While the state was accumulating a record budget surplus this year, legislators were busy finding ways to raise more money from people who don’t mind handing cash to the state. Those would be gamblers.
How to raise more money from people who like to bet? Give them more opportunities to bet.
Until last week, charitable gaming venues were allowed to operate only from 11 a.m. to 1 a.m. Senate Bill 318, sponsored by Sen. Harold French, expanded that to 20 hours a day, and Gov Chris Sununu signed the bill last week. It took effect immediately.
Now, poker rooms can run from 8 a.m. to 4 a.m.
None of the 18 poker rooms in the state has switched to the new hours yet. But almost all of them stay open until 1 every night of the week. (Some close earlier on weekdays.) So it’s a safe bet that they’ll continue operating for as long as the law allows, provided they can find staff to work the extra hours.
During the Senate hearing on the bill, no one testified in opposition. Among the few questions was one from Sen. Cindy Rosenwald, D-Nashua, who asked why, if the state is OK allowing operations for 20 hours a day, it bothers to set any limits at all?
That’s the right question. Under the new law, poker rooms are forced by the state to close for just four hours a day. Why? What’s the public health or safety benefit in closing them for about the same time it takes to watch half of the Ocean’s 11 movies?
Heavy regulations on gambling businesses are designed to protect the public from whatever spillover crime there might be and from the ravages of addiction. If those externalities are easily manageable, or are less costly than believed, then the case for such heavy regulation diminishes.
Legislators seem to have decided that the pros (revenue) far outweigh the cons. But there remain understandable residual cultural reservations about the effects of gambling on the population, and this creates a reluctance to throw the doors wide open.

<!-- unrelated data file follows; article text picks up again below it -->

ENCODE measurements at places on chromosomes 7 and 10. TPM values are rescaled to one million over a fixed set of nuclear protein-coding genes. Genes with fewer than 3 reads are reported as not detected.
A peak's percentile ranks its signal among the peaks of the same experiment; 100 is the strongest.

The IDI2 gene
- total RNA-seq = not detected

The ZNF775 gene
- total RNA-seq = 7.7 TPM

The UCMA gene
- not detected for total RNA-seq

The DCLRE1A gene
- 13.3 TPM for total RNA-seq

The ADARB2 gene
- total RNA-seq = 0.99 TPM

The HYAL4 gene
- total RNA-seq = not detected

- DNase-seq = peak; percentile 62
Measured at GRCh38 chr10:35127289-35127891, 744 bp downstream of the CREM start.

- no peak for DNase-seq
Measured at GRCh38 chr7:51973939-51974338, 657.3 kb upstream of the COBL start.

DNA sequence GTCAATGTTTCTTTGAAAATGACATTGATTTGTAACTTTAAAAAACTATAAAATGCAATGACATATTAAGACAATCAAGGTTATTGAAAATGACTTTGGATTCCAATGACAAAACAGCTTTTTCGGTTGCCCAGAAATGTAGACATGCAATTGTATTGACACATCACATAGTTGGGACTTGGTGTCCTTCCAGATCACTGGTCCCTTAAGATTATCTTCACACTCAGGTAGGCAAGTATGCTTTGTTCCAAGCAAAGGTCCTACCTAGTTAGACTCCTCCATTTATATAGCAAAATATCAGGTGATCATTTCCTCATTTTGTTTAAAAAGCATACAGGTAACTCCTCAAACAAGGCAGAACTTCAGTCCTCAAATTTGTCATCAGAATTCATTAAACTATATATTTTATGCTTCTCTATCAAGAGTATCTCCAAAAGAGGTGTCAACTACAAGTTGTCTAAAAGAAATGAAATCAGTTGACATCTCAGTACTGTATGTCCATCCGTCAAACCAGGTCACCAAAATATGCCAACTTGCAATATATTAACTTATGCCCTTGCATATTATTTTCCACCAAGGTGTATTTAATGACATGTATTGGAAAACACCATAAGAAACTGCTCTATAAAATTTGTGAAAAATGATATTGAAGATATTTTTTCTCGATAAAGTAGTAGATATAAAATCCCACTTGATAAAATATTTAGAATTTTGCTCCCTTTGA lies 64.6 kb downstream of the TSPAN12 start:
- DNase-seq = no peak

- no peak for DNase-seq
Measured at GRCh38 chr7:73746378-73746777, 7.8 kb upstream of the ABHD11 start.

So the state moves mostly in the direction of maximizing revenues while holding onto a shred of the appearance of concern about ill effects.
The same dynamic played out in the Keno debate this year.
Keno brings in a lot more money ($47.9 million last year vs. 7.1 million for charitable gaming and simulcast horse racing). Keno has always been limited to places that have liquor licenses, but House Bill 335, sponsored by Rep. Tim Lang, expands Keno to any vendor that has a license to sell lottery tickets (provided the community has approved Keno sales).
The bill passed the Legislature and has yet to see action from the governor.
These moves to expand gambling options are good evidence that the number of legislators deeply concerned about the potential ill effects of gambling is shrinking.
Two groups that favor gambling expansion are growing. One consists of those who want additional revenue. The other consists of those who think adults should be free to wager on games of chance if they want to.
A fun test of the strength of these factions could come next year. All someone would have to do is introduce a bill to let poker rooms operate 24/7.